” In Brooklyn, if you say you’re dangerous, you’d better be dangerous.”

— Larry King

There are big movies, great movies, but “perfect” movies are rare. “The Godfather” was one of those, as were films like “Chinatown” and of course, “Three Days of the Condor.”

Perfect in the sense that all the characters blended, the pace and direction, mood and even the tiny part players made a perfect soup. Michael R Roskam’s “The Drop” falls into that file.

Roskam’s Brooklyn neighborhood bears no resemblance to Woody Allen’s candy colored Brooklyn streets, or Spike Lee’s hair-on-fire social sidewalks. Roskam drops us down in the kind of forgotten neighborhood that despite all the rapid social changes of the city, stays the same, like a pothole that no one has the interest or money to fix.

Here, young working class descendants of immigrants live in the neat flower boxed row houses their parents and grandparents built. It is a cityscape of forgotten dreams, and streets where dreams die.

On one of the streets here, a bar called Cousin Marv’s fills the needs of the working class, and those of the black-suited local gangsters, now Chechens who have replaced the Irish and Italians who once fattened up on the illicit appetites of the dwellers, booze and gambling replaced by heroin.

Marv’s bar is one of the mob’s “drop bars,” with hidden slots in the bar and safes where, once a week, especially on big game nights, mobsters from all over the city stash their non taxable earnings.

On one of these occasions, as on Super Bowl night, over a million dollars is stashed in Cousin Marv’s, giving us a shocking finale that reveals long hidden secrets of all the players.

Cousin Marv (our last view of the great James Gandolfini) lost his bar in a bad deal with bad guys. Now it’s owned by Chovka, the Chechen gang boss, a suave, almost sophisticated killer, leaving Marv a fat, cynical and embittered loser who lives with his sister.

And then there is Bob, Marv’s cousin, (Tom Hardy, this decade’s heir to Brando, but an amazing talent quite his own) handy man, bartender and ultimately something much more. Bob pours whiskey, pops beer and early each morning, attends mass at St. Doms, the local parish, but as a local Catholic detective notices, he never takes communion. One cold, dark night we will find out why.

“The Drop” opens at the end of Christmas, as Bob is walking home to his house and finds an abandoned and wounded pit bull puppy in a trash can. He is confronted by the tenant, a frightened local waitress, Nadia (“Dragon Tattoo” star Noomi Rapace.) He calms her, and she allows Bob to bring the puppy into her house, where they tend to his wounds. Bob will adopt the dog, and eventually Nadia, but we soon discover that Nadia shared the pup with a violent and disturbed ex-boyfriend Eric Deeds (a forceful and frightening Matthias Schoenaerts.)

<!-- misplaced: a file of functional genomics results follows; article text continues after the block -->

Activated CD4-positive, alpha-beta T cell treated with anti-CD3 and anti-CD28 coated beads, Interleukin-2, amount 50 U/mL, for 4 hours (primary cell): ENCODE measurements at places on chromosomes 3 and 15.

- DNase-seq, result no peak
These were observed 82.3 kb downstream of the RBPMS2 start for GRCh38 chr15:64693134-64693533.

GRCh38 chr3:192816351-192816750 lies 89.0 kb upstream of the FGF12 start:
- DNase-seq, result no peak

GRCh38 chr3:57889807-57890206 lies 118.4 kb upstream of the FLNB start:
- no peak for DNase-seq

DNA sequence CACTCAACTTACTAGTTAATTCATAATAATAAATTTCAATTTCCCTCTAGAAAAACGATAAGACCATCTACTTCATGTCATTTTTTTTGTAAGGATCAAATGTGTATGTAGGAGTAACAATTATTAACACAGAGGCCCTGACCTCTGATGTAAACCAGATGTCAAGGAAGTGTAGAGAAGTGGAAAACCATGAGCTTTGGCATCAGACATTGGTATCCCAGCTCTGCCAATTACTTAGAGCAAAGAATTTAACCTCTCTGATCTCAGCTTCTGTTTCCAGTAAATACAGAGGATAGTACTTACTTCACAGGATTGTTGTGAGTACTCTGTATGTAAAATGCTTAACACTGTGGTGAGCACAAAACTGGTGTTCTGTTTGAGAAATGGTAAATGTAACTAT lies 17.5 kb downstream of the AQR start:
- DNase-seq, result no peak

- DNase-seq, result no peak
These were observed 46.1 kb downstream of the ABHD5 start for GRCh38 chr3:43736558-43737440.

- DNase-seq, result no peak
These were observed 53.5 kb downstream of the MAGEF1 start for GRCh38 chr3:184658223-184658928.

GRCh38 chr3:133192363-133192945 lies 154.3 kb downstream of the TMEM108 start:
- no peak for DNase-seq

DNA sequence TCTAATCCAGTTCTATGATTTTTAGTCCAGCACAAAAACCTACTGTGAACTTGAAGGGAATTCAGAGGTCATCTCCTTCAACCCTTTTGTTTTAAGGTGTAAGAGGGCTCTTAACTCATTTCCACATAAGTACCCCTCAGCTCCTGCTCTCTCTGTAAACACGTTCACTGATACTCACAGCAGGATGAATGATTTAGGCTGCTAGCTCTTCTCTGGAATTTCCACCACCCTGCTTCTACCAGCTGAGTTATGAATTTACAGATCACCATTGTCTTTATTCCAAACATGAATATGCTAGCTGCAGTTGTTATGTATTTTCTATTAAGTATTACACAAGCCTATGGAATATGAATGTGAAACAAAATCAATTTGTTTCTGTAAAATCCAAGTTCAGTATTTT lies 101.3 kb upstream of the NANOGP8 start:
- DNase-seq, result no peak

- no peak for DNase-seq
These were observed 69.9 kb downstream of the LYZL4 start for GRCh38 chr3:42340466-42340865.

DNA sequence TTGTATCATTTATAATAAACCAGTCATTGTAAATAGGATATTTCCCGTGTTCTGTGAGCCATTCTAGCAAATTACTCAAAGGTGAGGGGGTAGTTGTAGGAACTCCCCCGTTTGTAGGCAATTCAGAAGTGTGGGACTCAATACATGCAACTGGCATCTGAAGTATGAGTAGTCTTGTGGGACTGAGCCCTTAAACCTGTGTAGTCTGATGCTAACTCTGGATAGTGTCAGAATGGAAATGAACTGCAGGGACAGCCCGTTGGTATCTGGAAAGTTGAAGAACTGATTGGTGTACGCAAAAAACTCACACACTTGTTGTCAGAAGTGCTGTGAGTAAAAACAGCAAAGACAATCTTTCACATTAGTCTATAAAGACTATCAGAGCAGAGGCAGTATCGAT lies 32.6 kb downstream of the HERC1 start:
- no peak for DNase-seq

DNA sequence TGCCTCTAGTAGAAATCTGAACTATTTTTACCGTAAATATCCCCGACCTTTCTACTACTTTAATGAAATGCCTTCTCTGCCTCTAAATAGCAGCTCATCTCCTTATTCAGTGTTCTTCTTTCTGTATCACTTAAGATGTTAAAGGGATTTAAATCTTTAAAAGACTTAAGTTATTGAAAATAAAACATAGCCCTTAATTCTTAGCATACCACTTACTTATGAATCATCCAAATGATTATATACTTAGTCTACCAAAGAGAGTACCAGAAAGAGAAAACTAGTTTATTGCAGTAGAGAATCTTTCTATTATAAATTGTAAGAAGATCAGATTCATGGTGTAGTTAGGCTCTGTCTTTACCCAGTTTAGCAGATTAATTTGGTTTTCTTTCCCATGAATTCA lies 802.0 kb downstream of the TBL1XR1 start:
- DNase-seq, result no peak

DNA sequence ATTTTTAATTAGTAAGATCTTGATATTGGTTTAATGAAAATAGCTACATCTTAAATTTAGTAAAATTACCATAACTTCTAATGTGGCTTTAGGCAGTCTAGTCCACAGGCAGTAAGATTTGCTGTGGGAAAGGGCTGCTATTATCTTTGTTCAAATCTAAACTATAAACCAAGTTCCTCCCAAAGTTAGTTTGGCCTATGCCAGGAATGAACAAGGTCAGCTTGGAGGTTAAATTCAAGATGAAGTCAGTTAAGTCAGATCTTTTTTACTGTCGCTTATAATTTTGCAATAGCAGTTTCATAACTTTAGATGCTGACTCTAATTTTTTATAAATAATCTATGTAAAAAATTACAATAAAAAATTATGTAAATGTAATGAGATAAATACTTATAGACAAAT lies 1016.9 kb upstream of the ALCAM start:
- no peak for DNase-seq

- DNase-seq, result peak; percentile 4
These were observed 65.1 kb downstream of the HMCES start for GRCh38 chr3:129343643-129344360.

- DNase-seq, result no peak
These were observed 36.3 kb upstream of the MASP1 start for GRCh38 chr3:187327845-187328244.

Deeds, Nadia, Bob and the puppy, whom Bob names Rocco after a saint’s name he spots on a church statue, form the core of the story, with Gandolfini’s cousin Marv looming over them like a malevolent puppeteer waiting to pull all the strings down.

Much of director Roskam’s success here, I suspect, is due to a magical coalition with some amazing talent: the story comes from Dennis Lehane’s short story “Animal Rescue.” Lehane, a successful Boston scribe ” Mystic River,” “Gone Baby Gone,” also wrote the tightly woven script. And it didn’t hurt to have brought Gandolphini and the haunting Noomi Rapace, and John Ortiz,who plays the relentless homicide cop, into the mix. With Nicholas Karakatsanis’s camera following them through the wintery streets, and designer Therese DePrez’s smoky neon-blessed bar scenes to film in, Roskam sets himself up for an Oscar nod.

James Gandolfini has left us, but he will forever be a movie icon. Noomi Rapace, the tattooed survivor of the “Dragon Tattoo” trilogy, is gifted and here to stay.

But the story and the film, in fact each scene, hang on the power of Tom Hardy’s “Bob.” Hardy, who is best known for playing the villain Bane in “Dark Knight Rises” and his powerful tour de force work in the British film “Locke,” has cut a frame for himself in American films. Here, his character will be compared with Brando’s Terry Maloy in Elia Kazan’s “On The Waterfront.” But Maloy was a punchy ex-boxer. Bob, at first, appears to be the “special” cousin shuffling through life, but as we discover in the final scenes, he is so much more. Hardy, even with four great performances under his belt, may well turn out to be the British version of Meryl Streep, promising a long career of one stunning performance after another, as he has here in Roskam’s perfect noire thriller.

J.P. Devine is a former stage and screen actor.

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